I grew up surrounded by women that loved to wear makeup. It was almost as if it was part of their identity. My maternal grandmother was the queen of makeup and glam. You never caught her leaving the house without being dolled up to the t! I can still smell the scent of her Maja face powder. I myself had a love/hate relationship with makeup.
Growing up, I was always made fun of for having big lips so, I refused to wear “loud” lipsticks that accentuated what I thought was my most embarrassing feature. I now have a healthier relationship with both makeup, but don’t need to wear it to feel beautiful. When I do wear it, I do so for myself. So, when people say things like “You’re just running to the store. Why do you have to put blush on? Who are you trying to impress?” I reply with a simple, “me.”
I grew up watching my mother and grandmother cake on layers of Makeup, but when I went to try on eye shadow and lipstick my father would say "you don't need any of that stuff". In fact I started hating the way I looked when I did my own makeup. I thought I looked to old for how I felt. I wasn't "good" at it, and I felt fake.
Makeup became something I only did for special occasions, and I did not do it well.
NOT wearing makeup started to define me. Some of my friends spent hours perfecting their eye liner, and I just didn't have time for that, but I was envious of the way they looked. So then I'd take the hours need to cake something on, hide my imperfections, make my eyes SEXY and mimic the girls in magazines and in the clubs who make it look easy and effortless. By the time I was done, I wanted to scrap my skin off. I felt worse than I did before.
It wasn't until I was older, that I realized, I wear the makeup, it does not wear me. If I wanted to put on a touch of blush, I could. If I wanted to wear only eyeliner to change things up, I could. If I never wanted to put on lipstick again, because it was down right pointless, I wouldn't! If I wanted to paint a butterfly on my cheek for the day, I COULD and be damned anyone that judged me for doing it.
Loving my fresh, freckled, blemished, scared, wrinkled face was a journey of understanding myself. From my shoes to my hair, I'm gonna do me. Life is to short to be uncomfortable.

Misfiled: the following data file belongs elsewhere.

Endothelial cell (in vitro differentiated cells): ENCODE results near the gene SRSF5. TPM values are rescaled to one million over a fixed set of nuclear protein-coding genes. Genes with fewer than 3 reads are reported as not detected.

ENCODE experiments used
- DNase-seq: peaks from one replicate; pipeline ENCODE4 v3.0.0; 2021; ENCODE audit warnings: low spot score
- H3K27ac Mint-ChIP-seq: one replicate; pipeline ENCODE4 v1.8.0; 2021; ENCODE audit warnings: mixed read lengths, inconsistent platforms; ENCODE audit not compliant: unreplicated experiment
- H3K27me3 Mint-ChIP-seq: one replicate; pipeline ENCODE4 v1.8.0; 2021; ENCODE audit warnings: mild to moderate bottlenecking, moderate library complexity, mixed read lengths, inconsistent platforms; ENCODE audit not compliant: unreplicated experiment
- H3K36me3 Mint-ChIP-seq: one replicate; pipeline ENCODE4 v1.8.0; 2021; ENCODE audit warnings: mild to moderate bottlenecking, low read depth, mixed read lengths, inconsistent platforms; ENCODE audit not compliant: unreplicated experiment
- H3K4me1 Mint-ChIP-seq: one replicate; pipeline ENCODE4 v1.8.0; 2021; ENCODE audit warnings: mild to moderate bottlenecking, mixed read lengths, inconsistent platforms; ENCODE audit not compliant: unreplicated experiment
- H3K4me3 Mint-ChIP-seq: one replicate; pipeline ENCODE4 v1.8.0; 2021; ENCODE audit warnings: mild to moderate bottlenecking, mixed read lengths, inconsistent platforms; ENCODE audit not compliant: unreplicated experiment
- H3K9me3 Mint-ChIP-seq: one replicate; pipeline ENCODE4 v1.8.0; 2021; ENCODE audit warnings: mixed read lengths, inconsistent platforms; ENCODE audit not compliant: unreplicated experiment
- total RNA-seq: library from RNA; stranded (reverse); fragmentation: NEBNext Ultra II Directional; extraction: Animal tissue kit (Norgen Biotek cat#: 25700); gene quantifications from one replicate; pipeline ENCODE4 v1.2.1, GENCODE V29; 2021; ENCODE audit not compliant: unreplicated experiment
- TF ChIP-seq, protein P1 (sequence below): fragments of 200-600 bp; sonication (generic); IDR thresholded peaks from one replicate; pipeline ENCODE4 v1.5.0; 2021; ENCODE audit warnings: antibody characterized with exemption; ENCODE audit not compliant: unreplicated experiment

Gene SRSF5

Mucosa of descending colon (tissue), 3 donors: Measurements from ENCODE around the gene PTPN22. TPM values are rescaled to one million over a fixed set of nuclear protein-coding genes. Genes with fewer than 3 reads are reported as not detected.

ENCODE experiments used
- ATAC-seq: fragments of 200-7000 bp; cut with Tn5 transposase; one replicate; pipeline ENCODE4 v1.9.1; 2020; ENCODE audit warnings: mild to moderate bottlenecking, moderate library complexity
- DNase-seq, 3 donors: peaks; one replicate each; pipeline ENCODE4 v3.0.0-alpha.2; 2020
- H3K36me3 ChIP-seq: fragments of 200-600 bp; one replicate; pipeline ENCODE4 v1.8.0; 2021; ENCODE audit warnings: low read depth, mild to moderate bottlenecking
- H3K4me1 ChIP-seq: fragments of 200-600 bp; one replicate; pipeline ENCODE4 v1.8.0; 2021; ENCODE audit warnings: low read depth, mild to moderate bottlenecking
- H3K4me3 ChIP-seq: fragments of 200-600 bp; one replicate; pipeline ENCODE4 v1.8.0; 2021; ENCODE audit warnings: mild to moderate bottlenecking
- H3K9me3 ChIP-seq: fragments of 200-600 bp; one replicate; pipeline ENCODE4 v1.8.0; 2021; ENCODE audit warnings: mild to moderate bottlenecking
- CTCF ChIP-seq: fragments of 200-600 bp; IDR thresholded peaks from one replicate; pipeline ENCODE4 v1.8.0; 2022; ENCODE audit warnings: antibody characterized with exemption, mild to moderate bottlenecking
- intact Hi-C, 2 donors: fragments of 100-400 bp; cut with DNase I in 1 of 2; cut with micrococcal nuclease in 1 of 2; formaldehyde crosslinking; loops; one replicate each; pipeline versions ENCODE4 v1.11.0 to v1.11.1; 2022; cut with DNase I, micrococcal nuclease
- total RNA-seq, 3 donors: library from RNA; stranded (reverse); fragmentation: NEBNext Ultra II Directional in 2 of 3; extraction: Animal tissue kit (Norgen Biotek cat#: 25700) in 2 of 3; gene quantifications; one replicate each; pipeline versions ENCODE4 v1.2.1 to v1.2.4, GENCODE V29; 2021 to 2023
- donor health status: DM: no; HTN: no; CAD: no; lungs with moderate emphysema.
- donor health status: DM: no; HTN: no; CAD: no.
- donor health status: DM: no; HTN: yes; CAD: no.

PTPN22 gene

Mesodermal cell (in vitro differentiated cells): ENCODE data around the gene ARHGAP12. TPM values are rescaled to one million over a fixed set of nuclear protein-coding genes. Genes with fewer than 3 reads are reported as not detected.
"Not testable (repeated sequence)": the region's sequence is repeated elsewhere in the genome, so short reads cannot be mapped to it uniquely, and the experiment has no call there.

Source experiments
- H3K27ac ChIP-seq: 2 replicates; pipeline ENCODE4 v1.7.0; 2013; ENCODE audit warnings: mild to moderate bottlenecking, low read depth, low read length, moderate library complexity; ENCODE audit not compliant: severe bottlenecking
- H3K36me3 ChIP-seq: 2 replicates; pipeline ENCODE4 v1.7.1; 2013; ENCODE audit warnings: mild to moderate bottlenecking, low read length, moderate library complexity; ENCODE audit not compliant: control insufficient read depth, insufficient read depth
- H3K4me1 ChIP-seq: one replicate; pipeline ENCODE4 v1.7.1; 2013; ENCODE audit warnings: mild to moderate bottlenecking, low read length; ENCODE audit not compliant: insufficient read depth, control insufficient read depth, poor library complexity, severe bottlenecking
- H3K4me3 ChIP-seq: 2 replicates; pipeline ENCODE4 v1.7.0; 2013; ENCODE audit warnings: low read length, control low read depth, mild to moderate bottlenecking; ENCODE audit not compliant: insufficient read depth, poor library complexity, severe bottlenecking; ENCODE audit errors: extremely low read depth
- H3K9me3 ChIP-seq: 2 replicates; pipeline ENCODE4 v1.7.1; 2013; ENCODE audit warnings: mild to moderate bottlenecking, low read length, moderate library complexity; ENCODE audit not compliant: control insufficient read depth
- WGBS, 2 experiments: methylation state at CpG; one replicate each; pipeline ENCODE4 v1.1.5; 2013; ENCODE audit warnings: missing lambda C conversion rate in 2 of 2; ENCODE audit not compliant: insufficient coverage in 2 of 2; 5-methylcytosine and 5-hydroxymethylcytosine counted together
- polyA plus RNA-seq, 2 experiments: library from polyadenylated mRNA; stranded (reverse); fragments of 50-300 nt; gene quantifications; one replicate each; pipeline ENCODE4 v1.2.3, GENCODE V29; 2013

I've never been a make up wearer. I hate how, no matter what, I end up with raccoon eyes after wearing it. I tried wearing it for work, but I prefer those extra 10 minutes of sleep. I'm 32, a high school teacher, and I don't wear make up. Do I carry it with me at all times? Oh, yeah! You never know who you're going to run into! But I would rather be known for what on the inside than what I look on the outside.
I went through a period of always feeling like I needed to wear make-up. Then I went through a period of not wearing any make-up other than special occasions. Now, I'm simple about my make-up - little bit of eyeliner, mascara, and red lipstick. Just those three items makes me feel bold and confident in my skin!
We don't need makeup to look beautiful
I have a love/hate relationship with makeup. I hate putting it on; figuring out what will look best with my completion, which brush type to use with which product, what half the products out there are even for. But, despite feeling overwhelmed with all the tools out there, I sure do love when it all that artwork ends up coming out well and gives me the boost in confidence I need to face anything that comes my way.
Make up has the power to change how we look, but not wearing makeup allows us to reveal our true beauty
When I was a child back in the Dominican Republic, I remember sneaking into my cousins' and aunts' rooms to play with their makeup to make myself look "pretty." That love for makeup followed me through middle school and high school, a time when I was not allowed to wear makeup by my old school parents. I used to leave the house with a clean face and do my makeup once I got to school. Until one day, a friend of my parents saw me at the bus stop and I had this bright lipstick on and she told my mom.
As an adult I hardly ever wear makeup, and when I do, I keep it simple; lipgloss and mascara, sometimes I do a little blush on on special occasions. Now, instead of wearing makeup to look "pretty" I do it to enhance my natural beauty.